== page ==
FDA Warns that “Young Blood” Transfusion are Not the Answer to Age-Related Diseases

The United States Food and Drug Administration has issued quite a forceful warning, this week, in regards to intentional transfusions of young donor plasma specifically marketed as a means to combat aging and a variety of associated diseases.  You may be familiar with some of these ads, touting the “young blood” as miracle treatments, but there is apparently no proof to these claims.  Of course, these claims come from for-profit medical startups who charge several thousands of dollars to inject older patients with this miracle plasma. 

As such, FDA Commissioner Scott Gottlieb and Biologics Center Head Peter Marks are cautioning that not only are these advertised treatments ineffective, but they also pose certain risks.  They argue: “The reported uses of these products should not be assumed to be safe or effective. We strongly discourage consumers from pursuing this therapy outside of clinical trials under appropriate institutional review board and regulatory oversight.”

Indeed, you may not be aware that these treatments do not undergo the handful of studies necessary to demonstrate the two most necessary components for legal sale:  safety and efficacy.  Accordingly, the FDA reviews and scrutinizes any such data before they will conclusively determine if a treatment is suitable for public sale.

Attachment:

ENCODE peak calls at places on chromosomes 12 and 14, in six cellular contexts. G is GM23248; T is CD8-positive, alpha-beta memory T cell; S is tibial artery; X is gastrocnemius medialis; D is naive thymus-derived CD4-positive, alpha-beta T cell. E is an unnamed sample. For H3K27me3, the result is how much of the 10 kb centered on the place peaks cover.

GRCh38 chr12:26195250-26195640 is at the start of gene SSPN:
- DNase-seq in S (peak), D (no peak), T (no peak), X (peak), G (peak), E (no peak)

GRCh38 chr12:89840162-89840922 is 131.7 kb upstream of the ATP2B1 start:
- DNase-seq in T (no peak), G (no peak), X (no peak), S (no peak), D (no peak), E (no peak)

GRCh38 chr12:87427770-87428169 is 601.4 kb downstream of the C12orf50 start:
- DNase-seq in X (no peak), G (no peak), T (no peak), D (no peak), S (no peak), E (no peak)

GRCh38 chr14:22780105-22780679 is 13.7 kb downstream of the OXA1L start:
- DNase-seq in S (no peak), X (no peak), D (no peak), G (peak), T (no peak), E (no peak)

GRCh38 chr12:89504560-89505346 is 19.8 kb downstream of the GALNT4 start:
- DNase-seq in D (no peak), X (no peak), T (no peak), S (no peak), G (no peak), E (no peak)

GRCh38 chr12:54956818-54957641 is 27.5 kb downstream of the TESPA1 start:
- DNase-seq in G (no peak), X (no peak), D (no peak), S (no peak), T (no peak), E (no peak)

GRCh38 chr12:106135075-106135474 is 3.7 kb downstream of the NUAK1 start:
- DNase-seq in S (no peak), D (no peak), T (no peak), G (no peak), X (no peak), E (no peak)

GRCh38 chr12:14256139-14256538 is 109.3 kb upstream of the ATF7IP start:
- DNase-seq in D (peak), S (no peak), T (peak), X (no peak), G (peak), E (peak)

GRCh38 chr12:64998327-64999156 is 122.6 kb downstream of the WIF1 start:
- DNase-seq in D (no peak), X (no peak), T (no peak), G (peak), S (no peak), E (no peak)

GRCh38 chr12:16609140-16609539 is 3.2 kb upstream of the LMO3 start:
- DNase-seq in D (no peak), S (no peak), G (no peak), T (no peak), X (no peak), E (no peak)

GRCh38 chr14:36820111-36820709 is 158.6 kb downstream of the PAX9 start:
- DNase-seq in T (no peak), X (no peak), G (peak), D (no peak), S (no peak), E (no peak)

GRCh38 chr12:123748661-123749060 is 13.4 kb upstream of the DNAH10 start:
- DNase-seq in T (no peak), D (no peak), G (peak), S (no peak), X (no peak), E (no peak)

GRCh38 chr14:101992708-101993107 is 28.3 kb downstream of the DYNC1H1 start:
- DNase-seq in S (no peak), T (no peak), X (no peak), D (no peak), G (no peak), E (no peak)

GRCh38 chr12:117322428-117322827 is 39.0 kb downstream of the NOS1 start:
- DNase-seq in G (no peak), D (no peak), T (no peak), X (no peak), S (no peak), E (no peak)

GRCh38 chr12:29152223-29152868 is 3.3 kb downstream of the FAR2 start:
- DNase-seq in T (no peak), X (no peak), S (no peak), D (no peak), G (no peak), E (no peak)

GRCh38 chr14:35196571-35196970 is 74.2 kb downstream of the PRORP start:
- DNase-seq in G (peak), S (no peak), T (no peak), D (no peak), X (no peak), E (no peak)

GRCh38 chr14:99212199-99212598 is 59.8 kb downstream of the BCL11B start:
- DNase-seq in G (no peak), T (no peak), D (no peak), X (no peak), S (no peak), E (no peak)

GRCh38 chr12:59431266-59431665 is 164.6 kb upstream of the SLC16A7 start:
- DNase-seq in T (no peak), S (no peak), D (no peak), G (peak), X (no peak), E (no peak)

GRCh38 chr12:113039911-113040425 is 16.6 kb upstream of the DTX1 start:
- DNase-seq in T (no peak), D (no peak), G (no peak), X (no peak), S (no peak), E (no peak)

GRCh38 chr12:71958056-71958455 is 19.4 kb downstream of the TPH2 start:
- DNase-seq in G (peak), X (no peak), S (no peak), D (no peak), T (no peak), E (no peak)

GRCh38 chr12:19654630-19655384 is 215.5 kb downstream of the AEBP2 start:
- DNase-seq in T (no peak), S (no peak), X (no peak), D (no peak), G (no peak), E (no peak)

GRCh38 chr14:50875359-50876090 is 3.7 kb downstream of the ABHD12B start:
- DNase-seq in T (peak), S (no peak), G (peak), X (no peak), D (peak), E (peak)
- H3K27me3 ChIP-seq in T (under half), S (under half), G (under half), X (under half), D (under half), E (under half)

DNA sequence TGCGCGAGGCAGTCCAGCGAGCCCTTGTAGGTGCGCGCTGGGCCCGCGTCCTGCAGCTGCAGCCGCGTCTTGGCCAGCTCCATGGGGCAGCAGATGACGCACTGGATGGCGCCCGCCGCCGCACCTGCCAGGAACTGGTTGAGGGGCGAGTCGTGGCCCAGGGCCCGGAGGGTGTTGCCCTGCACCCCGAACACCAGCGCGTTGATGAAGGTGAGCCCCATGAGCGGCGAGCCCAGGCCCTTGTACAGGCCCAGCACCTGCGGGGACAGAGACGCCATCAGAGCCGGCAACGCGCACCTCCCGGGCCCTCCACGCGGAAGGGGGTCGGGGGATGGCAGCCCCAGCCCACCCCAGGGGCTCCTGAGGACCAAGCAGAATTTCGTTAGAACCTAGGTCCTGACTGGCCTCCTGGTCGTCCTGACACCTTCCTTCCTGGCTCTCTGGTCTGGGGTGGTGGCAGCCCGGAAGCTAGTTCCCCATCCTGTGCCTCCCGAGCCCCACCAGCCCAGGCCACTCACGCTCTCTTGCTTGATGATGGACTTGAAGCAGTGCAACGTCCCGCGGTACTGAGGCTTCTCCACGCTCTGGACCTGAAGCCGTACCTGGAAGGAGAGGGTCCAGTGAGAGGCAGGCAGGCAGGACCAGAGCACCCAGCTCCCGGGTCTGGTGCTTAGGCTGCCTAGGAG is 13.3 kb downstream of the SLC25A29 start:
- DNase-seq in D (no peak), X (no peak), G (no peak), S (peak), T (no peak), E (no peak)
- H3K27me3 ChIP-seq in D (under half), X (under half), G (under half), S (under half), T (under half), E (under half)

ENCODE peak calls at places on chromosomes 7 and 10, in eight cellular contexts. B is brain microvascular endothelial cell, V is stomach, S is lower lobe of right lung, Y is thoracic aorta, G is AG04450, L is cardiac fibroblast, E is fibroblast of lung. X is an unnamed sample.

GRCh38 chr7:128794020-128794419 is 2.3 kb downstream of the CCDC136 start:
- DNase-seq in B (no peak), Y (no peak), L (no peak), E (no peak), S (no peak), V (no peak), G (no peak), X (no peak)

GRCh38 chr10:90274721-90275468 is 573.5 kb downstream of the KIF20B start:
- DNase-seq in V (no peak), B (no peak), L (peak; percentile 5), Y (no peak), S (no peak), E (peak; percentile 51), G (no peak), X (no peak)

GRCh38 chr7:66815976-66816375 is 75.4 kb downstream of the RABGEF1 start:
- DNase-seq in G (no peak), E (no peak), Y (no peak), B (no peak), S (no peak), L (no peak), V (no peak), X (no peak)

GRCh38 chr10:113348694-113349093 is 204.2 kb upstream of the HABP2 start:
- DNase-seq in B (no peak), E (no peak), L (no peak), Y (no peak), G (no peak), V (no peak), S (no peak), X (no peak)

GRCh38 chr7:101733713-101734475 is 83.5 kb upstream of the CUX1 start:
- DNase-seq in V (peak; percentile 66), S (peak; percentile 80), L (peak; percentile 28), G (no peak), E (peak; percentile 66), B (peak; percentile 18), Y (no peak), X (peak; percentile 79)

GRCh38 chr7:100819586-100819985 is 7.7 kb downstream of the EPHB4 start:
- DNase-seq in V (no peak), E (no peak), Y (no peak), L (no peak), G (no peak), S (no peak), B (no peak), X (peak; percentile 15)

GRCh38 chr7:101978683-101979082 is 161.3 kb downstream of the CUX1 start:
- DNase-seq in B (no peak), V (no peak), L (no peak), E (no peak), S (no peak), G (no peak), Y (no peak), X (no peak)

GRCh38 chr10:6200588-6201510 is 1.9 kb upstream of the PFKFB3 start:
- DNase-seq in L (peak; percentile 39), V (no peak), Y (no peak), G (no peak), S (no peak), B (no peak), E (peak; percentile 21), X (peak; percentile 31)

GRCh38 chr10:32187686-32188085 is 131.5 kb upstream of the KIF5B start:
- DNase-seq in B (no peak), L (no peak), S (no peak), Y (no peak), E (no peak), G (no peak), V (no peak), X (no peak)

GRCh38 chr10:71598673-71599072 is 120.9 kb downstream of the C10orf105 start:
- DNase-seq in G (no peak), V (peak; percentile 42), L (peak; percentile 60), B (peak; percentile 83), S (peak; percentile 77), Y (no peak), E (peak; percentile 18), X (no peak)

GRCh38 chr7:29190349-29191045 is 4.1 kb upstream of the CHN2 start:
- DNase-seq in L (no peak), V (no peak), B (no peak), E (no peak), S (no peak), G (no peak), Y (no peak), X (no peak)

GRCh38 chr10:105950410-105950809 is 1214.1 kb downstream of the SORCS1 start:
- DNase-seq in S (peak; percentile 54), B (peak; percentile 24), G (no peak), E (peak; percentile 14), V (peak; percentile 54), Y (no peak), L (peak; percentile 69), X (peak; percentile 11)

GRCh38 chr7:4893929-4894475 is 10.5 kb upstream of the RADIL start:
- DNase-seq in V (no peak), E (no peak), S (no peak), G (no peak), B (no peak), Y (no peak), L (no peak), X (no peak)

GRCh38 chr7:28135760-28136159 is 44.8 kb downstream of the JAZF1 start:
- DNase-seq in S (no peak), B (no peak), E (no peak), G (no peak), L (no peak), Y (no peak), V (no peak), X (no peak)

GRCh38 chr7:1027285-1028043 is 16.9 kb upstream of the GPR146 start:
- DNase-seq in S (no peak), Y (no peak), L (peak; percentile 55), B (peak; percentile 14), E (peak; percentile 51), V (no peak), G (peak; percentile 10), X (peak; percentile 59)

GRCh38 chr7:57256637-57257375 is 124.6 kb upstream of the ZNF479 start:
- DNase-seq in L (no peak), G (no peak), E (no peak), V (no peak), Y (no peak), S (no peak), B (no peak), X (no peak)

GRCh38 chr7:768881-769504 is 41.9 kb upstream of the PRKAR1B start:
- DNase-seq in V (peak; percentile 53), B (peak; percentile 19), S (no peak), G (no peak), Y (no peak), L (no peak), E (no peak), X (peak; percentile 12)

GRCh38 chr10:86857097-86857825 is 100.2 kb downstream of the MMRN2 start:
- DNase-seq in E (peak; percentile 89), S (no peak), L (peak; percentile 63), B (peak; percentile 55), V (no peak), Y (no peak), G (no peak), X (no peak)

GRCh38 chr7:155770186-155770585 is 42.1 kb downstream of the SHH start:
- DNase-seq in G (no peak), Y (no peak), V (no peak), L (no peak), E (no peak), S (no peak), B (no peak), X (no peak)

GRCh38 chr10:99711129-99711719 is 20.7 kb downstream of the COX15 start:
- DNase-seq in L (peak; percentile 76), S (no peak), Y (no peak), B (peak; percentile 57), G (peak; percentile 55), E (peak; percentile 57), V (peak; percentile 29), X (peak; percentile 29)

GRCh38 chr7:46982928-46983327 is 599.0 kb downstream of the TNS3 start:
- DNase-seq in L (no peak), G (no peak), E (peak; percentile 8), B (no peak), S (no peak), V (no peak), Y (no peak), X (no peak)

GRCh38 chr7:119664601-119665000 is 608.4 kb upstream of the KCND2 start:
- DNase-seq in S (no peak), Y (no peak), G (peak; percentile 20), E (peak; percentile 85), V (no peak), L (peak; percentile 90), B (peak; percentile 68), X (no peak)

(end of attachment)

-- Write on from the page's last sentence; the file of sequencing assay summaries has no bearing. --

And, in the case of these young blood transfusion treatments, the FDA has not issued such a declaration. 

The pair of agency leaders go on to advise, “We’re concerned that some patients are being preyed upon by unscrupulous actors touting treatments of plasma from young donors as cures for remedies. Such treatments have no proven clinical benefits for the uses for which the clinics advertising them, and are potentially harmful.”

At the end of the day, they reiterate that the concern over “young blood” transfusions is thrice-fold. First of all, patients are being preyed upon by “unscrupulous actors touting treatments” as potential cures for conditions as serious—and complex—as cancer. Thus, patients are being swindled out of thousands of dollars.  Secondly, though, patients are putting themselves at serious risk for unknown side effects.  And finally—and, perhaps most importantly—the simplicity (and somewhat accessibility) of these treatments might discourage patients from pursuing proven treatments that, while having received proper purview, may be more expensive or complex in application. 

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